The Chelan County Sheriff's Office wants to address several needs heading into 2024. 

One priority is to get local funding for the Behavioral Health Unit, which has been supported solely through grant money in its two-year existence. 

Sheriff Mike Morrison says he's been talking with county commissioners about getting the unit on the county payroll. 

"I want to make sure that they're included with the contracts to show that they're a line item, and that they're supported moving forward, because Behavioral Health has been a huge program," said Morrison. "It has been very successful. They’ve been a trend setter there." 

The Behavioral Health Unit currently relies mostly on grant money from the Washington Association of Sheriff's & Police Chiefs. 

Behavioral Health Program Manager Ana Johnson heads a four-person team that's seen as a model for other rural counties around the state for addressing behavioral health.  

Johnson said they've had great success reaching people in need by responding to 911 calls alongside officers and deputies.  

She said they have a very collaborative working relationship with law enforcement. 

In addition to getting Behavioral Health on the county payroll, Morrison said upgrades are needed for the Marine Patrol.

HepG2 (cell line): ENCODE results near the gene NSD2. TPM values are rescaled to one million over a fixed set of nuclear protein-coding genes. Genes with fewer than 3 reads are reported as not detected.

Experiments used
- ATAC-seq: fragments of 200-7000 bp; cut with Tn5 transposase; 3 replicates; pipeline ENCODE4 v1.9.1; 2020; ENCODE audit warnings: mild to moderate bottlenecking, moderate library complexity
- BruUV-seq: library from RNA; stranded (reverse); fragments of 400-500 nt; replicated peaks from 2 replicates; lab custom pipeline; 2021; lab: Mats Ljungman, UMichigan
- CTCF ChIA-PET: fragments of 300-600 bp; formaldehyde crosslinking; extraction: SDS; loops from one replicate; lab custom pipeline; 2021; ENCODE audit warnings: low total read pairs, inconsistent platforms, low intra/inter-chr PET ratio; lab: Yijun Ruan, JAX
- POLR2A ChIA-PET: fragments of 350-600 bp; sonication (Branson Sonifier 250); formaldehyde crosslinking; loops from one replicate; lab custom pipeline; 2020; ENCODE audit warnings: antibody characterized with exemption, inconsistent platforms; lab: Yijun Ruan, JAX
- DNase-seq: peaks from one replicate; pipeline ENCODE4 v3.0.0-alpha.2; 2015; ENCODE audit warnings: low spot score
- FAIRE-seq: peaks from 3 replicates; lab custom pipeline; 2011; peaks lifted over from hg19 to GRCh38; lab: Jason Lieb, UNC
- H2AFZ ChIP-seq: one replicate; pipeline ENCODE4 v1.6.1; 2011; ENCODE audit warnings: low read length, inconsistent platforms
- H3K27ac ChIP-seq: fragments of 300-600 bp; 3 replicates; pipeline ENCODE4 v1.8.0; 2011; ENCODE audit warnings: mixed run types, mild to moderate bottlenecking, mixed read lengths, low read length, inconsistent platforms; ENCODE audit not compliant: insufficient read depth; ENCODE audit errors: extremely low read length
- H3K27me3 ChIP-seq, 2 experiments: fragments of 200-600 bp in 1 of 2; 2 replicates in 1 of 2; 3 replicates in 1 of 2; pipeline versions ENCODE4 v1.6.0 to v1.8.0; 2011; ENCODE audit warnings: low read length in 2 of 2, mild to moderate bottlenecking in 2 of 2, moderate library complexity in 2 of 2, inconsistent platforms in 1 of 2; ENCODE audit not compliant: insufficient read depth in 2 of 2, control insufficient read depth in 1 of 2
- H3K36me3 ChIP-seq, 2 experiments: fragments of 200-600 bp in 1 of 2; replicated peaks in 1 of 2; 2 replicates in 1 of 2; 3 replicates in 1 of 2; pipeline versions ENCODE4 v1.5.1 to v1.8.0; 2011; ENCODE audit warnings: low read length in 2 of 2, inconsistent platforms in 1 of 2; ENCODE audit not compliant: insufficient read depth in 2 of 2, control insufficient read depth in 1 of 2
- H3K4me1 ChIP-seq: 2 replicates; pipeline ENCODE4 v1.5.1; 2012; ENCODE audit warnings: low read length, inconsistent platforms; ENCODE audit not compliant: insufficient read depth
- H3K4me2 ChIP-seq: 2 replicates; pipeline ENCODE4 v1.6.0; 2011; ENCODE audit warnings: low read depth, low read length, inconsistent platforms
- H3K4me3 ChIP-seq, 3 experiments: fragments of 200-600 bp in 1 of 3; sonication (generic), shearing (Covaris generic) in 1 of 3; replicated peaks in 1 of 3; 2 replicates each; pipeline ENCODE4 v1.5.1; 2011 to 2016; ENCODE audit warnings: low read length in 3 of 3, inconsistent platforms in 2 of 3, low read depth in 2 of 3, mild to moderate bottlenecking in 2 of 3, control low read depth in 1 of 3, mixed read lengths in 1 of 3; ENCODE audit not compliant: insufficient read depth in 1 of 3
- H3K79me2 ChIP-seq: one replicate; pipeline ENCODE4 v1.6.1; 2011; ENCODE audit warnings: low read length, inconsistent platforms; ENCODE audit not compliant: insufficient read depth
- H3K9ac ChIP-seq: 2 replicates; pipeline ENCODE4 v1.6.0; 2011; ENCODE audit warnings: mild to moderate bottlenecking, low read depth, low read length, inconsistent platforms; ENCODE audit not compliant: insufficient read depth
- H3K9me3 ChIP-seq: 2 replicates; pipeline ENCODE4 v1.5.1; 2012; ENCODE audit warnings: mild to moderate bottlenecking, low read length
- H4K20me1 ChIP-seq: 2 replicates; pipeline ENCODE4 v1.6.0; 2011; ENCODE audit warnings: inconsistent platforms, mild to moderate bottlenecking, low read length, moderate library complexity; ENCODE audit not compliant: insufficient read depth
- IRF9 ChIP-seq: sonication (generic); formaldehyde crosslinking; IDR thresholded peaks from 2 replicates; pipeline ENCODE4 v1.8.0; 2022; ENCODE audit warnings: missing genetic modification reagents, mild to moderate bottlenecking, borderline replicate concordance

He said there's a critical need to replace some of the marine patrol boats because they’re more than 20 years old. 

"I was actually talking to Lifeboat," Morrison said. "And they said that our Marine Two unit is the longest serving vessel that they've ever had in production. So, they were stunned to see that it was still in the water." 

The Marine Patrol has been a major success story in the past year. 

It rose from being on probation to being recognized as one of the top three performing Marine Patrol operations in the state. 

Being on probation meant funding for the marine program was in jeopardy from Washington State Parks, which oversees and implements Washington's Recreational Boating Safety Program.  

The marine patrol landed on probation because of a lack of activity, as in the number of contacts with boaters on waterways. 

Deputy Garrett Churchill runs the sheriff's office marine patrol program.  He and his direct superior, Sgt. Rob Huddleston, are credited with bringing the program back. 

Churchill was named Washington State Parks Recreational Boating Safety Marine Law Enforcement Officer of the Year in 2023. 

Another need for the Sheriff’s Office according to Morrison is to replenish their air support unit. 

The office has two helicopters and has hired two new pilots. 

Morrison said the helicopters are aging and will need to be replaced. He's hoping to replace one of the aircraft in 2024. 

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Gallery Credit: Reesha Cosby

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